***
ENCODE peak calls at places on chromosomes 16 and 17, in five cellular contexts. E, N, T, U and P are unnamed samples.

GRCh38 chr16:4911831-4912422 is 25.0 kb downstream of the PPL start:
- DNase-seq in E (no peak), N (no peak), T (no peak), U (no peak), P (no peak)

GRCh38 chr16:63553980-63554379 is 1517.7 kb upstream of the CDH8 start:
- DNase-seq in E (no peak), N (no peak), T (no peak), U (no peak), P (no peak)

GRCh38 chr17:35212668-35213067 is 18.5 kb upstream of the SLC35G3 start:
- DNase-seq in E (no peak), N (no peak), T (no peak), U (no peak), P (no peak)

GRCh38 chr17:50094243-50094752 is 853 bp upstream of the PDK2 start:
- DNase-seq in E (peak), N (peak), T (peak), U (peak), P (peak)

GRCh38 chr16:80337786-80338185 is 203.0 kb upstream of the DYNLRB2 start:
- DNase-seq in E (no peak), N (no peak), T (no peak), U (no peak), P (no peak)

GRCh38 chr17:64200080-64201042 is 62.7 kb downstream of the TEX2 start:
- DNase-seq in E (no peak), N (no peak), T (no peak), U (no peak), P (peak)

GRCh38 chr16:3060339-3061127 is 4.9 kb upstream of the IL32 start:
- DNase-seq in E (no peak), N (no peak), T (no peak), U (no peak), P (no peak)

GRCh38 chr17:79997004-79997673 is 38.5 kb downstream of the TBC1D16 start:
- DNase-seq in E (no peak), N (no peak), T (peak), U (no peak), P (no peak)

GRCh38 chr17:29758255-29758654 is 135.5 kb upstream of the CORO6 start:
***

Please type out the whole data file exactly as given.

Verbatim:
ENCODE peak calls at places on chromosomes 16 and 17, in five cellular contexts. E, N, T, U and P are unnamed samples.

GRCh38 chr16:4911831-4912422 is 25.0 kb downstream of the PPL start:
- DNase-seq in E (no peak), N (no peak), T (no peak), U (no peak), P (no peak)

GRCh38 chr16:63553980-63554379 is 1517.7 kb upstream of the CDH8 start:
- DNase-seq in E (no peak), N (no peak), T (no peak), U (no peak), P (no peak)

GRCh38 chr17:35212668-35213067 is 18.5 kb upstream of the SLC35G3 start:
- DNase-seq in E (no peak), N (no peak), T (no peak), U (no peak), P (no peak)

GRCh38 chr17:50094243-50094752 is 853 bp upstream of the PDK2 start:
- DNase-seq in E (peak), N (peak), T (peak), U (peak), P (peak)

GRCh38 chr16:80337786-80338185 is 203.0 kb upstream of the DYNLRB2 start:
- DNase-seq in E (no peak), N (no peak), T (no peak), U (no peak), P (no peak)

GRCh38 chr17:64200080-64201042 is 62.7 kb downstream of the TEX2 start:
- DNase-seq in E (no peak), N (no peak), T (no peak), U (no peak), P (peak)

GRCh38 chr16:3060339-3061127 is 4.9 kb upstream of the IL32 start:
- DNase-seq in E (no peak), N (no peak), T (no peak), U (no peak), P (no peak)

GRCh38 chr17:79997004-79997673 is 38.5 kb downstream of the TBC1D16 start:
- DNase-seq in E (no peak), N (no peak), T (peak), U (no peak), P (no peak)

GRCh38 chr17:29758255-29758654 is 135.5 kb upstream of the CORO6 start: